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Stand Up Straight! Cultural Perspectives on Posture

University of Virginia. School of Medicine
Online; Online Video; Video
Filmed Lectures
Our bodies are malleable, changing with age and the demands we place on them. And throughout our life, how we stand—our posture—defines us as healthy or ill, able or disabled, beautiful or ugly, even human or not human. The history of posture is also the history of our reading of human anatomy. From the ancients to the moderns, how the body’s anatomy is understood has shaped understandings of what is human (did Neanderthal Man “stand up straight” or slouch?), what is beautiful (“Posture Queen” competitions in 20th century America), what is patriotic (no slouching in ranks!). What we ascribe to upright posture is very much being the perfect human, today and projected into the past. In this Medical Center Hour, distinguished scholar Sander Gilman reflects on how our understanding of posture figures in the history of anatomy and how the history of anatomy has helped craft our understanding of posture. What do shifting cultural perspectives on bodily uprightness tell us about the claims society makes with respect to who we are and what we are able to do? Co-presented with the History of the Health Sciences Lecture Series, Claude Moore Health Sciences Library; and the Institute for Practical Ethics and Public Life. This program is also offered in conjunction with UVA's second biennial disability studies symposium, "Disability Across the Disciplines," 19 February 2016.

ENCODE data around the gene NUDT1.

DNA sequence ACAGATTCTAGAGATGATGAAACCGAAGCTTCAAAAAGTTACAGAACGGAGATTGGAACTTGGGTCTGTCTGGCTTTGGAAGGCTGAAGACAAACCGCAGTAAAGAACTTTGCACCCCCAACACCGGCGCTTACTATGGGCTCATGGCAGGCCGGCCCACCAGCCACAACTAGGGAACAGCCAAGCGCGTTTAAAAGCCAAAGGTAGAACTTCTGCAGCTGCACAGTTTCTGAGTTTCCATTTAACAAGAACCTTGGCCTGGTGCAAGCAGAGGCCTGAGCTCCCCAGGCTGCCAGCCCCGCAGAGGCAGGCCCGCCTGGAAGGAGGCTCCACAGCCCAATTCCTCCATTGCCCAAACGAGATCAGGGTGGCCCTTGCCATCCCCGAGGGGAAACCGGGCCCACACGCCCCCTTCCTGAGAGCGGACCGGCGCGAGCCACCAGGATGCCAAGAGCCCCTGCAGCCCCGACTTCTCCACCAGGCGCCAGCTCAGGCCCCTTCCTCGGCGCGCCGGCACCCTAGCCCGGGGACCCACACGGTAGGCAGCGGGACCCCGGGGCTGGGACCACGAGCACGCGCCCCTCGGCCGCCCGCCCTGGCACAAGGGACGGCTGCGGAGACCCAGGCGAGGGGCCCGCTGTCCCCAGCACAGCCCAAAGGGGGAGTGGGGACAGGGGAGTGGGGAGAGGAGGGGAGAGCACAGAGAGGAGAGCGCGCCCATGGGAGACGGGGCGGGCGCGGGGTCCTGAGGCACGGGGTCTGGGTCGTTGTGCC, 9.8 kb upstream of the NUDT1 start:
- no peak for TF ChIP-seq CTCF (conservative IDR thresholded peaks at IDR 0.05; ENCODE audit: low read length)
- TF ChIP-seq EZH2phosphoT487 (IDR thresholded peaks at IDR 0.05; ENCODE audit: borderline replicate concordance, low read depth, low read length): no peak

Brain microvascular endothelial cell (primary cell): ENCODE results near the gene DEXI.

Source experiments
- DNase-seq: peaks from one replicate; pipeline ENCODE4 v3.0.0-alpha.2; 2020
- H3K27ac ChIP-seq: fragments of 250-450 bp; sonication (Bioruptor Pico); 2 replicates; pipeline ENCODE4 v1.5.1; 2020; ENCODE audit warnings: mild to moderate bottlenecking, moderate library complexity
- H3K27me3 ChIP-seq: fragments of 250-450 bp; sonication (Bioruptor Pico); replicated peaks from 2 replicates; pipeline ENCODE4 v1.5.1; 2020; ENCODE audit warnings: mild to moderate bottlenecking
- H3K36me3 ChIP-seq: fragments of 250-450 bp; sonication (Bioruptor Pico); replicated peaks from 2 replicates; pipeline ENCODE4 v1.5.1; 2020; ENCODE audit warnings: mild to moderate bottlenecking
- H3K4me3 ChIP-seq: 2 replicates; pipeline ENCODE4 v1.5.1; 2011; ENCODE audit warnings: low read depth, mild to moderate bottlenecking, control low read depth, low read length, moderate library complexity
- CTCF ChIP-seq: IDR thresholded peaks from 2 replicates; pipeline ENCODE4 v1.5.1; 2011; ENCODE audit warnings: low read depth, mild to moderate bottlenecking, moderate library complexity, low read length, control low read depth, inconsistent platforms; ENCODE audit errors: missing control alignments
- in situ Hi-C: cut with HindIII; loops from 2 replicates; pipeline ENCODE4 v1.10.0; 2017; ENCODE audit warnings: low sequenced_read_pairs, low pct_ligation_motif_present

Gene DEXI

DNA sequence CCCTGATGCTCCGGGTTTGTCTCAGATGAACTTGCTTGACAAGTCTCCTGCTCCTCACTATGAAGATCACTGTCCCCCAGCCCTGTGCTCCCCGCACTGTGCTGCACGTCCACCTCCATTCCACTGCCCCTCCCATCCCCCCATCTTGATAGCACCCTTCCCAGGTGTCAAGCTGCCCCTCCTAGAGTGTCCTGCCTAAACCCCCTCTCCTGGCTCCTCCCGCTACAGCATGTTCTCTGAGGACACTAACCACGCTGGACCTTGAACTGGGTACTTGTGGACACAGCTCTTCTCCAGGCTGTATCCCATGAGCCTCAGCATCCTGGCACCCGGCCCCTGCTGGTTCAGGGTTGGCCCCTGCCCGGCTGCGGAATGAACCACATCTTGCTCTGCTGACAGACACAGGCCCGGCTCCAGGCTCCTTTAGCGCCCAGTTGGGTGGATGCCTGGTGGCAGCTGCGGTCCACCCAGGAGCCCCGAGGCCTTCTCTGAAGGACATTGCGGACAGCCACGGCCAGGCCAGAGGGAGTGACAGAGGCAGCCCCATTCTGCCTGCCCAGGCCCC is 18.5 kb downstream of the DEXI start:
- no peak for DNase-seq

University of Virginia. School of Medicine
Childress, Marcia Day
Gilman, Sander L.
Medical Center Hour
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The speakers in this presentation have given the University of Virginia permission to make it freely accessible online for all audiences to view. To request permission to reproduce, republish, and/or repost this presentation please contact the Historical Collections and Services Department of the Claude Moore Health Sciences Library at the University of Virginia.
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